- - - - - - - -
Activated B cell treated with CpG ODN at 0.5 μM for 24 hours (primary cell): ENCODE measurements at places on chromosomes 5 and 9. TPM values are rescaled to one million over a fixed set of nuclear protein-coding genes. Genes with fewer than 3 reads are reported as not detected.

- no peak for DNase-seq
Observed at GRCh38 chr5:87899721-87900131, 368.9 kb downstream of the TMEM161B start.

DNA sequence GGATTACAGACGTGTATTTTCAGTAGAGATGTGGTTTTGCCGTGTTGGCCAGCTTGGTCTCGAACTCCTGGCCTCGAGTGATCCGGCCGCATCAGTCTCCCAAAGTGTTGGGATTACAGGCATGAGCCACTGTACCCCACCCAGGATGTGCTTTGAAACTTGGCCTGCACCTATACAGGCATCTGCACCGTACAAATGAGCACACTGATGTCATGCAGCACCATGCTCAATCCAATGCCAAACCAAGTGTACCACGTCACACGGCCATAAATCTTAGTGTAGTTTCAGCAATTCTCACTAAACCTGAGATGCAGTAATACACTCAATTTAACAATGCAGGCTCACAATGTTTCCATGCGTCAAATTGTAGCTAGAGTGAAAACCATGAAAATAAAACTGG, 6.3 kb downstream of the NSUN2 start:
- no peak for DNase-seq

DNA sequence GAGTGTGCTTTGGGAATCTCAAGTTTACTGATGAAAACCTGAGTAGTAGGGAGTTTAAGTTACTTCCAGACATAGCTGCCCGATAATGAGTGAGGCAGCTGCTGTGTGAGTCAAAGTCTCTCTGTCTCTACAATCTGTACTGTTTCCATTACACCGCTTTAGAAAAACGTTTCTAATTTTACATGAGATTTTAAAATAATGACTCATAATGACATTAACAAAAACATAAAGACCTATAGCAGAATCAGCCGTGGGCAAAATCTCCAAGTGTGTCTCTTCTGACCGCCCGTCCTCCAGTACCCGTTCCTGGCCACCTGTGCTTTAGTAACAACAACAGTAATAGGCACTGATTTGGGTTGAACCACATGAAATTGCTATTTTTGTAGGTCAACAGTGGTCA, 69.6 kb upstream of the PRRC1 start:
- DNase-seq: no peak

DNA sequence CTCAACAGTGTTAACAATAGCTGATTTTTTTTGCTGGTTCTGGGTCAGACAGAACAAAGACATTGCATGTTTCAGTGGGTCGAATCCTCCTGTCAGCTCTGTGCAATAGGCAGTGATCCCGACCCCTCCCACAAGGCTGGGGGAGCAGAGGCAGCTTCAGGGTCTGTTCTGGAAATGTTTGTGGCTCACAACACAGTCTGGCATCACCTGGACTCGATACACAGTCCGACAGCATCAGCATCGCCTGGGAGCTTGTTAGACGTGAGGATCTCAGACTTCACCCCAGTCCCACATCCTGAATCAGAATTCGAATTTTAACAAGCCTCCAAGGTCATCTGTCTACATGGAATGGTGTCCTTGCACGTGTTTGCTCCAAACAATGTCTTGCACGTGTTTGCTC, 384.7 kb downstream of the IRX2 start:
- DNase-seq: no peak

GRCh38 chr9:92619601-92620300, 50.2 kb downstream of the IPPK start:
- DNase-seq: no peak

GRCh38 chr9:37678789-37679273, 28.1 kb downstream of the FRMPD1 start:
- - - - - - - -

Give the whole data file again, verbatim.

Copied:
Activated B cell treated with CpG ODN at 0.5 μM for 24 hours (primary cell): ENCODE measurements at places on chromosomes 5 and 9. TPM values are rescaled to one million over a fixed set of nuclear protein-coding genes. Genes with fewer than 3 reads are reported as not detected.

- no peak for DNase-seq
Observed at GRCh38 chr5:87899721-87900131, 368.9 kb downstream of the TMEM161B start.

DNA sequence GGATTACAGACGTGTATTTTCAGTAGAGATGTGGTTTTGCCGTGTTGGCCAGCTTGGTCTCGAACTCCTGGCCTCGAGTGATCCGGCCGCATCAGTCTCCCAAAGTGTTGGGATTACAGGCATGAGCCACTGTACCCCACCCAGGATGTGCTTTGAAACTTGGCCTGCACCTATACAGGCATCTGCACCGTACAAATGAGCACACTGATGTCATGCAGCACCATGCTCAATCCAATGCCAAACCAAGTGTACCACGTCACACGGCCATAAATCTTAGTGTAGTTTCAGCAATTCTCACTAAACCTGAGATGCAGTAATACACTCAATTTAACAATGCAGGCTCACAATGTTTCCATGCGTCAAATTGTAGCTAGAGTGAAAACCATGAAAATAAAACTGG, 6.3 kb downstream of the NSUN2 start:
- no peak for DNase-seq

DNA sequence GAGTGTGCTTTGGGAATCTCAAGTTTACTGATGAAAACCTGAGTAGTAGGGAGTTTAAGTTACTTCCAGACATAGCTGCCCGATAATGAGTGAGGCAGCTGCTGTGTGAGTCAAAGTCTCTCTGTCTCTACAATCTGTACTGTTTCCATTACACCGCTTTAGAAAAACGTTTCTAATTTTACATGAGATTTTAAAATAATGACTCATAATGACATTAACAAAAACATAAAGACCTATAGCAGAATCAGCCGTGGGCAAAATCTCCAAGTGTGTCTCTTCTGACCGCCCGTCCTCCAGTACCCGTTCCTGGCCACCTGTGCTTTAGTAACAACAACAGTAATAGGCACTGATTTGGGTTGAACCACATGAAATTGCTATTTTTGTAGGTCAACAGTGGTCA, 69.6 kb upstream of the PRRC1 start:
- DNase-seq: no peak

DNA sequence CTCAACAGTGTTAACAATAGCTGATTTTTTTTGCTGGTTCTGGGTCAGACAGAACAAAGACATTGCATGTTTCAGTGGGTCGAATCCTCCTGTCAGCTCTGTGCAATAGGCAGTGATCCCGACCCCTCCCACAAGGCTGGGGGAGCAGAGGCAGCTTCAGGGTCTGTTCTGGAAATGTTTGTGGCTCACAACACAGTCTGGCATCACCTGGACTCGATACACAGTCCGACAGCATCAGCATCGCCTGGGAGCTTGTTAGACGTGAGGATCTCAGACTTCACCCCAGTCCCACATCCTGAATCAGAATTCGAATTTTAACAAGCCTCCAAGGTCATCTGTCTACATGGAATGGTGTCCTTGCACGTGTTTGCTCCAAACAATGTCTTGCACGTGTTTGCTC, 384.7 kb downstream of the IRX2 start:
- DNase-seq: no peak

GRCh38 chr9:92619601-92620300, 50.2 kb downstream of the IPPK start:
- DNase-seq: no peak

GRCh38 chr9:37678789-37679273, 28.1 kb downstream of the FRMPD1 start: